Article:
A defendant charged alongside former President Donald Trump in Georgia has pleaded guilty and agreed to cooperate with prosecutors. Scott Hall, a Georgia bail bondsman, is the first person to reach a plea deal in the case, in which Trump and 18 others were charged with racketeering conspiracy for their efforts to overturn the 2020 presidential election.
Hall, 59, who was involved in a breach of election equipment, pleaded guilty Friday in Atlanta to five counts of conspiring to commit intentional interference with performance of election duties. The plea deal included an agreement to a sentence of five years of probation, a $5,000 fine and a letter of apology to the state.
Part of the plea deal requires Hall to testify against others at future trials or hearings of “any co-defendants” in the election racketeering case. The felony charges against Hall were dropped as part of the agreement.
Trump was not mentioned by name during Hall’s plea hearing, but a Fulton County prosecutor did mention co-defendant and former Trump attorney Sidney Powell as being involved in the alleged scheme to gain access to Dominion voting machines in Coffee County, Ga.
Fulton County Superior Court Judge Scott McAfee indicated that Hall’s plea was scheduled hastily on Friday. A prosecutor said Hall provided a recorded statement about his involvement to the district attorney’s office earlier in the day.
“This is not a matter that had been scheduled today, but I was informed by both parties that they would like to have an impromptu court hearing and I understand that this is a change of plea,” McAfee said at the outset of the court session Friday afternoon. During the 25-minute hearing, the judge accepted Hall’s guilty pleas and imposed the sentence of five-years probation agreed on by both sides.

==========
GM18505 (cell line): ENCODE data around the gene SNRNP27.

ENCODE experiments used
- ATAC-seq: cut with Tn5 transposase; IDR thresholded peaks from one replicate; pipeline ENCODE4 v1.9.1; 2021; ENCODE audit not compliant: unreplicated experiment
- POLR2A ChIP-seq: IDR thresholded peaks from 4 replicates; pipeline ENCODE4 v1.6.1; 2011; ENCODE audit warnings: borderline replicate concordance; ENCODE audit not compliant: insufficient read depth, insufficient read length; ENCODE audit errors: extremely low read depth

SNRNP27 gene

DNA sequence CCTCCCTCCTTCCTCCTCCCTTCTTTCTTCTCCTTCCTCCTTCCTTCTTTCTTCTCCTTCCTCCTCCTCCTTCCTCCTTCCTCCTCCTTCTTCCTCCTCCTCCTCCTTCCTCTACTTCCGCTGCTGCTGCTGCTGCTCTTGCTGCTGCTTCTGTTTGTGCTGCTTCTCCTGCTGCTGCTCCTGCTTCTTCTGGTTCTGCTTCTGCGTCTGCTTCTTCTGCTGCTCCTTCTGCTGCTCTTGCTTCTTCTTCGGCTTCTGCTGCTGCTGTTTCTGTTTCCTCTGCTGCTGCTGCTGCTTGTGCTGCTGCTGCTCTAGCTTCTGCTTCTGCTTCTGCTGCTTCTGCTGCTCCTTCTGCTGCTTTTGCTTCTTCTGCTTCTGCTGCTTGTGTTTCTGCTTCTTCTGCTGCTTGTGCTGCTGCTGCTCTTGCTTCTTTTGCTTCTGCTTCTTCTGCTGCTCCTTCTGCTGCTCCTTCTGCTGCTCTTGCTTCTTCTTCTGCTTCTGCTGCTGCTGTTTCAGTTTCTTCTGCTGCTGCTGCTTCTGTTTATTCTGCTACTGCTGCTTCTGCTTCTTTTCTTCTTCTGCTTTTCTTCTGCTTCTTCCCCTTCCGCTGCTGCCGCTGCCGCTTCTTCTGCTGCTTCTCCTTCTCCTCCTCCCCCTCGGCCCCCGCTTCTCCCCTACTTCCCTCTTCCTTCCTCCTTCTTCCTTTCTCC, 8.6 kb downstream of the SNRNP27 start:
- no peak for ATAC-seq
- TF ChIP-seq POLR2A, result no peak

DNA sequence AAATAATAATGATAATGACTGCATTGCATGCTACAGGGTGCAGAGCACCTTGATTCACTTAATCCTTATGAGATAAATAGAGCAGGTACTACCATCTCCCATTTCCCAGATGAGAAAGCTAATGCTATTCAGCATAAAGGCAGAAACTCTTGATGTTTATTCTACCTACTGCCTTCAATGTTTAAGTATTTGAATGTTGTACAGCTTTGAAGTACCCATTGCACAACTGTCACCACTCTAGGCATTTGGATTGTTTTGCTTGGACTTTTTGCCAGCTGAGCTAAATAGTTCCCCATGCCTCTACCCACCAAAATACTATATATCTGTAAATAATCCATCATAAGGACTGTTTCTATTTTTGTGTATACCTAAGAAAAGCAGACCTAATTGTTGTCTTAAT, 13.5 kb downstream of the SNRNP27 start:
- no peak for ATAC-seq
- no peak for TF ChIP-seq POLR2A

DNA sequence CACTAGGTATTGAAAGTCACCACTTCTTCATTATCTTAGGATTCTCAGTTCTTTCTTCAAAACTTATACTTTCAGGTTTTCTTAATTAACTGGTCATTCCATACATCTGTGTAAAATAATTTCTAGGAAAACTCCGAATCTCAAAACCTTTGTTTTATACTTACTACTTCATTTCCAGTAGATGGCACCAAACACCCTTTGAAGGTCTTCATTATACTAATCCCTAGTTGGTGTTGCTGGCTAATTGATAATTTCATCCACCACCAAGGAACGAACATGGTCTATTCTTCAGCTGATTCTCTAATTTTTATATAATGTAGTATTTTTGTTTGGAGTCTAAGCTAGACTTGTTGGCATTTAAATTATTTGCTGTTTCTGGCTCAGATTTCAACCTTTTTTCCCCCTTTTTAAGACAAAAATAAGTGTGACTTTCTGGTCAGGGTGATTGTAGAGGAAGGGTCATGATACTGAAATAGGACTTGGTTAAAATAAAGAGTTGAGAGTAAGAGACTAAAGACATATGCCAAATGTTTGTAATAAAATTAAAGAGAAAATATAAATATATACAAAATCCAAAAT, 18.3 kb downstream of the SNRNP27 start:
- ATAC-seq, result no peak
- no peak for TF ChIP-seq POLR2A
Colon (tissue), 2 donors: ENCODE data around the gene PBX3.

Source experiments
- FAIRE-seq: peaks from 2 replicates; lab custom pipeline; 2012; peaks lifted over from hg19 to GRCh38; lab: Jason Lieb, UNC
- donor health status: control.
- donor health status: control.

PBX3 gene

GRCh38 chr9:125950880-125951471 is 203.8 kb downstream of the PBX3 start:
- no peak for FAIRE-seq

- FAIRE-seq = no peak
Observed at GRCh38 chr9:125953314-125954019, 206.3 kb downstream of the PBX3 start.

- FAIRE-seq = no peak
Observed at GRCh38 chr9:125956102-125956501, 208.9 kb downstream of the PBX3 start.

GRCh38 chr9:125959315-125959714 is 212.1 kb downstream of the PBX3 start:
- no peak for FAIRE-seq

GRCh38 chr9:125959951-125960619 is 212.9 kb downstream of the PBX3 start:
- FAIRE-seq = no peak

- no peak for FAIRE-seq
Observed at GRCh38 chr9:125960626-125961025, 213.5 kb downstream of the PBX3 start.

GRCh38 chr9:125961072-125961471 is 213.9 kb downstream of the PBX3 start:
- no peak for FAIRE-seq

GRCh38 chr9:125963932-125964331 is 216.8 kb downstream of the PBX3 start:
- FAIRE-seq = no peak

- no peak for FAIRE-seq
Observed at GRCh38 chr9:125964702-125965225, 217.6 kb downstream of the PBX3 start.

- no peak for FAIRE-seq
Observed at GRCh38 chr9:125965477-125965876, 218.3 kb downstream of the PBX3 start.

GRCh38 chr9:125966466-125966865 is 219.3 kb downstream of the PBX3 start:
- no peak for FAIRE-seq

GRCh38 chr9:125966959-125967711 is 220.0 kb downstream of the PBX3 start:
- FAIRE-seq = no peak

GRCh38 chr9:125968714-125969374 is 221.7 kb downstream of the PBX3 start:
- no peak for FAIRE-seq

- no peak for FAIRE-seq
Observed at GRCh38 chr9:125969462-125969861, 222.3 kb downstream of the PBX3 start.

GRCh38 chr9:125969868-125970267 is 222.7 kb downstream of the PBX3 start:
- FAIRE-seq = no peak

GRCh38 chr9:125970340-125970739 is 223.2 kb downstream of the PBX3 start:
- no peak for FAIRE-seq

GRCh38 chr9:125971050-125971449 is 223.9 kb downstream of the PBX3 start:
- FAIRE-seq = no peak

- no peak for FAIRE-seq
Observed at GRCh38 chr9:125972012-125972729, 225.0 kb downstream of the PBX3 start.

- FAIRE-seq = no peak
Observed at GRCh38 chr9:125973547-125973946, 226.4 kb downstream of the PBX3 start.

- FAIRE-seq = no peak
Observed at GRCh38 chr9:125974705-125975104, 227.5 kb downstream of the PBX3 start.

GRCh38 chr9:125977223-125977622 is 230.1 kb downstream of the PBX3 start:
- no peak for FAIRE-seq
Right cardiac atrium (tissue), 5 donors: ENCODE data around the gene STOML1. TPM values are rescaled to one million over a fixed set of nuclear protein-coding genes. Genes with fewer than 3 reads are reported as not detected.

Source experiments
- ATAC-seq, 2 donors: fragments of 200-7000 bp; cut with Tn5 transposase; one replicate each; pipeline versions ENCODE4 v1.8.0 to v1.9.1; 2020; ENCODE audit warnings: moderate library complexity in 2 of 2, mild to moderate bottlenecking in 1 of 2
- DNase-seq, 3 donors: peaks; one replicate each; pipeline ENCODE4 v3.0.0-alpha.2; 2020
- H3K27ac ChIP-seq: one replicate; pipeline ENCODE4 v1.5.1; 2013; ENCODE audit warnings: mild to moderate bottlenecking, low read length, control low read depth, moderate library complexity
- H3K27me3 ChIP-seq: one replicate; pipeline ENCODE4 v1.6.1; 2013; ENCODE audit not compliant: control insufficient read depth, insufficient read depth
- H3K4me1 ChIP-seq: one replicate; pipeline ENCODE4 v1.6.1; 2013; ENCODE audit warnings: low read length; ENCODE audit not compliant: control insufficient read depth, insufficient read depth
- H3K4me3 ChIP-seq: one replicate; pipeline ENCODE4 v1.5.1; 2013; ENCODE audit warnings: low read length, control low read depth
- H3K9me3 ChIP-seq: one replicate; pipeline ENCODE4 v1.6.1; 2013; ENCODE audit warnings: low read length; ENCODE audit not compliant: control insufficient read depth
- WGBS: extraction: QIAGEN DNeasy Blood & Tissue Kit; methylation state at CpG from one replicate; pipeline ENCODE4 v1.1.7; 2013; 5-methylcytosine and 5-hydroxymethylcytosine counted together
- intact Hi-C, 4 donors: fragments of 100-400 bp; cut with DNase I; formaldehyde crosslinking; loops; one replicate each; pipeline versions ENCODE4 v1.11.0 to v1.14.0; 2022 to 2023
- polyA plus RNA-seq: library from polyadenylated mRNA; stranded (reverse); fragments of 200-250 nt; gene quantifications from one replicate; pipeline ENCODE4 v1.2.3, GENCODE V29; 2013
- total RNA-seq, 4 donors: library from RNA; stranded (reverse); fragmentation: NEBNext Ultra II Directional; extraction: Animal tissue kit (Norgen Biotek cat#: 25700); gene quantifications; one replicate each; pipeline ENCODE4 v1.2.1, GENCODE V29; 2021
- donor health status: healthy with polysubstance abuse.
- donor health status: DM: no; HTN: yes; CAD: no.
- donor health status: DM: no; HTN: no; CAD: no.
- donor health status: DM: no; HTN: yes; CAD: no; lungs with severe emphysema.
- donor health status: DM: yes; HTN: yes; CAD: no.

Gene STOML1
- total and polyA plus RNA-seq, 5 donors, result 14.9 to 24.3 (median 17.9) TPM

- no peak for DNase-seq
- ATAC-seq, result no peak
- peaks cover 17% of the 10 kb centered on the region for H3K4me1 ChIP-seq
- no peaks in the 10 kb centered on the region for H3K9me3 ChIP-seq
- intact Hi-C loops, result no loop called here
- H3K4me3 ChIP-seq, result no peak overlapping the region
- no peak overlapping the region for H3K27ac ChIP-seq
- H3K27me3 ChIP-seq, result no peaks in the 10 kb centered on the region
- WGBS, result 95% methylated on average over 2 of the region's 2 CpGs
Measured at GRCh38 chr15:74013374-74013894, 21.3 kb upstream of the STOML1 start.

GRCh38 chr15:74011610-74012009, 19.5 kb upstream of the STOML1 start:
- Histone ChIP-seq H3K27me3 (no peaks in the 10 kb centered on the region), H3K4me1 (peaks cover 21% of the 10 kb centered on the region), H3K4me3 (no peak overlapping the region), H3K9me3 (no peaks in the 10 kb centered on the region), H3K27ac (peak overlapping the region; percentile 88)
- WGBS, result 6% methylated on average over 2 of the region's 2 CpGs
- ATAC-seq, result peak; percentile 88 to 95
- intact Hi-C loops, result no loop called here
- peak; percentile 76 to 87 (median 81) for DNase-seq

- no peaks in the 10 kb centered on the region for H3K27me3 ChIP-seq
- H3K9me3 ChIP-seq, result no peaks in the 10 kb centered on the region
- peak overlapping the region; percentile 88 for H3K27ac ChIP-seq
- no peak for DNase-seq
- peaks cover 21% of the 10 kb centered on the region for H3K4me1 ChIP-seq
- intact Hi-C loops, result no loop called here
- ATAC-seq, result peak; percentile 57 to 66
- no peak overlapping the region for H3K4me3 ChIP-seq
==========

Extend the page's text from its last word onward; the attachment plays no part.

Hall was charged as part of the sweeping racketeering scheme alleged by Fulton County District Attorney Fani Willis against Trump, several of his top aides and a slew of Georgie GOP activists who aided Trump’s bid to overturn the results of the 2020 election. Hall was identified in the indictment as participating in an effort to access the voting machines and equipment in Coffee County — a post-election bid by Trump allies who were purportedly investigating allegations of voter fraud in hopes of reversing Joe Biden’s victory in the state.
Hall was in touch with several of the other alleged co-conspirators around the time of the breach and also had contact with figures in Trump’s orbit. For example, the indictment notes that Hall had a 63-minute phone call with alleged co-conspirator Jeffrey Clark, then the head of the Justice Department’s Civil Division, on Jan. 2, 2021, to discuss the Georgia election.
Under the deal, Hall is forbidden from speaking with the media until all trials related to the case are complete and may not be involved in any activities related to voting. Under Georgia law, he could be left without a criminal record if he successfully completes probation.